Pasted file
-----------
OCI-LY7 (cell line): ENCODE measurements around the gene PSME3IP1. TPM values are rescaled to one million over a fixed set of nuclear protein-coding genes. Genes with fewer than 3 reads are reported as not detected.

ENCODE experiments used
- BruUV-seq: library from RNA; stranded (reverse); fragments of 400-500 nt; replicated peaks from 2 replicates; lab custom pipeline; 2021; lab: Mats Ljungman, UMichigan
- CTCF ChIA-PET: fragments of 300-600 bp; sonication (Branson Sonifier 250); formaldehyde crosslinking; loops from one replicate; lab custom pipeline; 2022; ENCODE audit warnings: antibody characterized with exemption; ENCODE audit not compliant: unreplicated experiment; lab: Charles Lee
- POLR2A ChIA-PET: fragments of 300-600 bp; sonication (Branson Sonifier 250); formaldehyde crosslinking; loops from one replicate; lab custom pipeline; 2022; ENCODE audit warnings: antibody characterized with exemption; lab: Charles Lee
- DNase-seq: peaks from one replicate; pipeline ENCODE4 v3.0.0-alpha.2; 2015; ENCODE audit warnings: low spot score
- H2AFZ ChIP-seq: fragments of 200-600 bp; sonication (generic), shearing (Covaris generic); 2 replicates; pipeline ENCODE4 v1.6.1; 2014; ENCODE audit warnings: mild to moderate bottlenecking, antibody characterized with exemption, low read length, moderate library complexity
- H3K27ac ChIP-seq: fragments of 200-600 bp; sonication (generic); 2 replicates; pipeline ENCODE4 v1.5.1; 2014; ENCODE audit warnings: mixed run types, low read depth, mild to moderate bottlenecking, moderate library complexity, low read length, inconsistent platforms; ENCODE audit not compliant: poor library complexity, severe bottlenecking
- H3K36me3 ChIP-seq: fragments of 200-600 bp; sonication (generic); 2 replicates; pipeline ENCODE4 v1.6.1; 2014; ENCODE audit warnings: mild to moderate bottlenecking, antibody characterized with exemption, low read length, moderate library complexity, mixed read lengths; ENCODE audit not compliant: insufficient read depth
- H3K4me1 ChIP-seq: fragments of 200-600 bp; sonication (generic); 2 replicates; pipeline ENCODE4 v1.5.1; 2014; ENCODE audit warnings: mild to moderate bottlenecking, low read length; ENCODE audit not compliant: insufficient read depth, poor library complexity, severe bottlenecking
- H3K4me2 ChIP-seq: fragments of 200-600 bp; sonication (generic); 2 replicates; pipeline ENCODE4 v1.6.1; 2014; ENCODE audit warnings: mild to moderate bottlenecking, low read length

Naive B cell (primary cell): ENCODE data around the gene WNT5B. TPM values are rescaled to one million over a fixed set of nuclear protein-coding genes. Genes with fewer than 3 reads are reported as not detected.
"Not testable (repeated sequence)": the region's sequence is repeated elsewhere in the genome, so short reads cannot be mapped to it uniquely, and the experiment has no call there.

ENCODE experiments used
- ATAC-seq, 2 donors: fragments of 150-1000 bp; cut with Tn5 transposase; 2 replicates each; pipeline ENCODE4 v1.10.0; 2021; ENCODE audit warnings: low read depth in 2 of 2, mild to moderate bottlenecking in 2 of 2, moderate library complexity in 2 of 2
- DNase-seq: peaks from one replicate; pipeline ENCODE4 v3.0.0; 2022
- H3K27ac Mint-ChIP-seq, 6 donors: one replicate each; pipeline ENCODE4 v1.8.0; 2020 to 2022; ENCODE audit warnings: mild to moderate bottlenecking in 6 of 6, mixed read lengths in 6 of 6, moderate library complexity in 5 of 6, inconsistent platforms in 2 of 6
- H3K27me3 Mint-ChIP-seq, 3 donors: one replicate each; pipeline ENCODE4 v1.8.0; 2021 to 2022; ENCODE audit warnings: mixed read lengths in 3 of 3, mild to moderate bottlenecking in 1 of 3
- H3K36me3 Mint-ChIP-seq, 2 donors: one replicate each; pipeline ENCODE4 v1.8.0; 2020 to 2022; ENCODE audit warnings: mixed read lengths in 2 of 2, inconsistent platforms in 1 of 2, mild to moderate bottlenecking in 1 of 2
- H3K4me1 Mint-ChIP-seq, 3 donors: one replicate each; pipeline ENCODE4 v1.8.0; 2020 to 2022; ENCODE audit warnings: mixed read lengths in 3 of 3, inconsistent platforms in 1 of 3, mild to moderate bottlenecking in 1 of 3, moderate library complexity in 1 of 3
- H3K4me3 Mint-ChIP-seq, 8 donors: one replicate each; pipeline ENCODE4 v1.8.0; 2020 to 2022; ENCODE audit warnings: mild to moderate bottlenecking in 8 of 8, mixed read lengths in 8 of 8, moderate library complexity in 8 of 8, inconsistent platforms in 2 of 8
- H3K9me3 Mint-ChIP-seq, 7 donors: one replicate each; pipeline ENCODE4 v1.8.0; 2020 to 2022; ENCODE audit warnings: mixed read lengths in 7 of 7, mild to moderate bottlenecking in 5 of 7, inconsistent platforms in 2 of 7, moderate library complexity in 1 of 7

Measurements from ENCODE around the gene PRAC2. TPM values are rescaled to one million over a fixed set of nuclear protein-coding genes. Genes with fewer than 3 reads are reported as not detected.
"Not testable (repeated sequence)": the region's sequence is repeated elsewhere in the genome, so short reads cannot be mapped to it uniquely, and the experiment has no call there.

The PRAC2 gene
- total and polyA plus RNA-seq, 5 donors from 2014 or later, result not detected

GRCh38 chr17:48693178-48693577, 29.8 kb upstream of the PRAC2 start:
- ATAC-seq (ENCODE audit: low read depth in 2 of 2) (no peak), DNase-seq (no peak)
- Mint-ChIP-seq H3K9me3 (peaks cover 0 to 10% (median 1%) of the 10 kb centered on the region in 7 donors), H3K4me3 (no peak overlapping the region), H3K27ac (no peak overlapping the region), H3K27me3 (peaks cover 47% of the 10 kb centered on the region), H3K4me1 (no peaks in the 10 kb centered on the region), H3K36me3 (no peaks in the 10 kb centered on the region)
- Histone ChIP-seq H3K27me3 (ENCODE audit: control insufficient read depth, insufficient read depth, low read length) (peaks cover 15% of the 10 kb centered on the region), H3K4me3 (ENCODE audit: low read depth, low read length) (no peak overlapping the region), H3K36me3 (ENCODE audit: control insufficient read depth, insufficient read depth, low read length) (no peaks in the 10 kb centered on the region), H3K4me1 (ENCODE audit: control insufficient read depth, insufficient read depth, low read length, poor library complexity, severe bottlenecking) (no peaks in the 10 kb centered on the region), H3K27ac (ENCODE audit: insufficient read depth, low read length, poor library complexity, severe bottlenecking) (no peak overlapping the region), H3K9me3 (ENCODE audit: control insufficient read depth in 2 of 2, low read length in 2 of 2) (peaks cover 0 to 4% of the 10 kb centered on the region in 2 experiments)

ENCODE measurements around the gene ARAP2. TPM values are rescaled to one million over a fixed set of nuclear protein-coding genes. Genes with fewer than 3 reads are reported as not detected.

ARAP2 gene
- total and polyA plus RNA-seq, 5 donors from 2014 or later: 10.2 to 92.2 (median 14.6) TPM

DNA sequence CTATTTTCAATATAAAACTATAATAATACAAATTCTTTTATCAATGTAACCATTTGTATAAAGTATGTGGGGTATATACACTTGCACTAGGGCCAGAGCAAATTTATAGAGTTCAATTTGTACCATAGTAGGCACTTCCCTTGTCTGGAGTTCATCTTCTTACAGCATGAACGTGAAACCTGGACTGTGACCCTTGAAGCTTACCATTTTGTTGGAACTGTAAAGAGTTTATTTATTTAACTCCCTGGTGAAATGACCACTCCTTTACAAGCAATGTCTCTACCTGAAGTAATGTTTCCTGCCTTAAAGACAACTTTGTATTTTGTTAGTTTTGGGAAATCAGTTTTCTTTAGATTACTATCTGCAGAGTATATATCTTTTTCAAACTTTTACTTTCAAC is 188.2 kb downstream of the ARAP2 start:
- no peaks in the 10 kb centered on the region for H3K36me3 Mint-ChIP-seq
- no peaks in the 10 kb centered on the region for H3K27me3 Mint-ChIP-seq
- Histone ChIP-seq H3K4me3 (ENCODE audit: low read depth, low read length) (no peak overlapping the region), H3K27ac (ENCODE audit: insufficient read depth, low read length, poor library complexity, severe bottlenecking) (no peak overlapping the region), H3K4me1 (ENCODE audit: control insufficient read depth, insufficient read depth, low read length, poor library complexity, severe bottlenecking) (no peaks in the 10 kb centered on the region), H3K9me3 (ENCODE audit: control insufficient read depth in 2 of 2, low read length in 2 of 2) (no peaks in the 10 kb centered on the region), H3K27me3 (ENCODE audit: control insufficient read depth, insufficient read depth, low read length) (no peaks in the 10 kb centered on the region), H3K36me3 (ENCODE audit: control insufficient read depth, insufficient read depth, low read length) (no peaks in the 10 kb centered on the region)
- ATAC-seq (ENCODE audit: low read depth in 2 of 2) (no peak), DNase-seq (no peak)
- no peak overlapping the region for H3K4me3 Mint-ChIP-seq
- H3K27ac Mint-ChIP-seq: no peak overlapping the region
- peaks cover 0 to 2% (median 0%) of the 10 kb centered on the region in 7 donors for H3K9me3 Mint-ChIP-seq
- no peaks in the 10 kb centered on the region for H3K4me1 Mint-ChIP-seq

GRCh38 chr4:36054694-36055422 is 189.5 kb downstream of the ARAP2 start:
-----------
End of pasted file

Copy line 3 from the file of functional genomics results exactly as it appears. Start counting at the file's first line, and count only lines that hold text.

- BruUV-seq: library from RNA; stranded (reverse); fragments of 400-500 nt; replicated peaks from 2 replicates; lab custom pipeline; 2021; lab: Mats Ljungman, UMichigan